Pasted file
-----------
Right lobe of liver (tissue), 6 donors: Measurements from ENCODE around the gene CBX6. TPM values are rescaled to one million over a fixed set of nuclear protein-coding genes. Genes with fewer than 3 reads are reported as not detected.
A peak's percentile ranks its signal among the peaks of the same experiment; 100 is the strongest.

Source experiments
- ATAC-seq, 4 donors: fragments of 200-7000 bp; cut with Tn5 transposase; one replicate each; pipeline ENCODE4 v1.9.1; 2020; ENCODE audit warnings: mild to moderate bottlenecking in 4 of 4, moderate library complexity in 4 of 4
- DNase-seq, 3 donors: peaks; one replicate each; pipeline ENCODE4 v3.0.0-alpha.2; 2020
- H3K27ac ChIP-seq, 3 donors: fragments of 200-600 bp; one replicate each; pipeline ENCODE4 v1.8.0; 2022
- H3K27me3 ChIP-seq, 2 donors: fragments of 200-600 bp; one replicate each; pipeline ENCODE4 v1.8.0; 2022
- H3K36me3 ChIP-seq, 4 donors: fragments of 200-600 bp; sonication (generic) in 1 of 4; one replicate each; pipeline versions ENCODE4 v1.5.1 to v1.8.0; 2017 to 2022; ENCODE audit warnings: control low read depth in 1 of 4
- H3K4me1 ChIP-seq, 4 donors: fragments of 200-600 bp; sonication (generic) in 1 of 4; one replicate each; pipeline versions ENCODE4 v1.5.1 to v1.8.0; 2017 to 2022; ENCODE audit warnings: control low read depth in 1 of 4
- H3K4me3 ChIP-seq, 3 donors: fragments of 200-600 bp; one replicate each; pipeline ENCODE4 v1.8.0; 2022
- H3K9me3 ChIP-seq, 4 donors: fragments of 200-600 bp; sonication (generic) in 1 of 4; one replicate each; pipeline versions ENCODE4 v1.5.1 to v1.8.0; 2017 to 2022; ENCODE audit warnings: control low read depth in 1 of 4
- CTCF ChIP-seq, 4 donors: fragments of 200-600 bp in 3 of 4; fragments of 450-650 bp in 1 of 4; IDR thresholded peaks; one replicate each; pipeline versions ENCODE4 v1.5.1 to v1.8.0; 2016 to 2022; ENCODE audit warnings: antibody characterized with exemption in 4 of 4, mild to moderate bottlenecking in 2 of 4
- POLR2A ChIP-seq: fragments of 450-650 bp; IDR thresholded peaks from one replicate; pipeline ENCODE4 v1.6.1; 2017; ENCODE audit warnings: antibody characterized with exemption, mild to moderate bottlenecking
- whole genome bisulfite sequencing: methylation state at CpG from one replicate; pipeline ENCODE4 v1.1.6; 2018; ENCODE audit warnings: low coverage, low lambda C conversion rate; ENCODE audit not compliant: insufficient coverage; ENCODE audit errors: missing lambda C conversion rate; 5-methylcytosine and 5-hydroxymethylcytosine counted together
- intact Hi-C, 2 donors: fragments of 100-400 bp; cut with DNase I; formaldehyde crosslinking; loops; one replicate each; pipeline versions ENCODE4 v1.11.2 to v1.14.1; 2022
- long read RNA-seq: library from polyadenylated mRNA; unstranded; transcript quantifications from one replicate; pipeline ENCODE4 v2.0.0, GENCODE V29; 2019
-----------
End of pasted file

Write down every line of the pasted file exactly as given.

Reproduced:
Right lobe of liver (tissue), 6 donors: Measurements from ENCODE around the gene CBX6. TPM values are rescaled to one million over a fixed set of nuclear protein-coding genes. Genes with fewer than 3 reads are reported as not detected.
A peak's percentile ranks its signal among the peaks of the same experiment; 100 is the strongest.

Source experiments
- ATAC-seq, 4 donors: fragments of 200-7000 bp; cut with Tn5 transposase; one replicate each; pipeline ENCODE4 v1.9.1; 2020; ENCODE audit warnings: mild to moderate bottlenecking in 4 of 4, moderate library complexity in 4 of 4
- DNase-seq, 3 donors: peaks; one replicate each; pipeline ENCODE4 v3.0.0-alpha.2; 2020
- H3K27ac ChIP-seq, 3 donors: fragments of 200-600 bp; one replicate each; pipeline ENCODE4 v1.8.0; 2022
- H3K27me3 ChIP-seq, 2 donors: fragments of 200-600 bp; one replicate each; pipeline ENCODE4 v1.8.0; 2022
- H3K36me3 ChIP-seq, 4 donors: fragments of 200-600 bp; sonication (generic) in 1 of 4; one replicate each; pipeline versions ENCODE4 v1.5.1 to v1.8.0; 2017 to 2022; ENCODE audit warnings: control low read depth in 1 of 4
- H3K4me1 ChIP-seq, 4 donors: fragments of 200-600 bp; sonication (generic) in 1 of 4; one replicate each; pipeline versions ENCODE4 v1.5.1 to v1.8.0; 2017 to 2022; ENCODE audit warnings: control low read depth in 1 of 4
- H3K4me3 ChIP-seq, 3 donors: fragments of 200-600 bp; one replicate each; pipeline ENCODE4 v1.8.0; 2022
- H3K9me3 ChIP-seq, 4 donors: fragments of 200-600 bp; sonication (generic) in 1 of 4; one replicate each; pipeline versions ENCODE4 v1.5.1 to v1.8.0; 2017 to 2022; ENCODE audit warnings: control low read depth in 1 of 4
- CTCF ChIP-seq, 4 donors: fragments of 200-600 bp in 3 of 4; fragments of 450-650 bp in 1 of 4; IDR thresholded peaks; one replicate each; pipeline versions ENCODE4 v1.5.1 to v1.8.0; 2016 to 2022; ENCODE audit warnings: antibody characterized with exemption in 4 of 4, mild to moderate bottlenecking in 2 of 4
- POLR2A ChIP-seq: fragments of 450-650 bp; IDR thresholded peaks from one replicate; pipeline ENCODE4 v1.6.1; 2017; ENCODE audit warnings: antibody characterized with exemption, mild to moderate bottlenecking
- whole genome bisulfite sequencing: methylation state at CpG from one replicate; pipeline ENCODE4 v1.1.6; 2018; ENCODE audit warnings: low coverage, low lambda C conversion rate; ENCODE audit not compliant: insufficient coverage; ENCODE audit errors: missing lambda C conversion rate; 5-methylcytosine and 5-hydroxymethylcytosine counted together
- intact Hi-C, 2 donors: fragments of 100-400 bp; cut with DNase I; formaldehyde crosslinking; loops; one replicate each; pipeline versions ENCODE4 v1.11.2 to v1.14.1; 2022
- long read RNA-seq: library from polyadenylated mRNA; unstranded; transcript quantifications from one replicate; pipeline ENCODE4 v2.0.0, GENCODE V29; 2019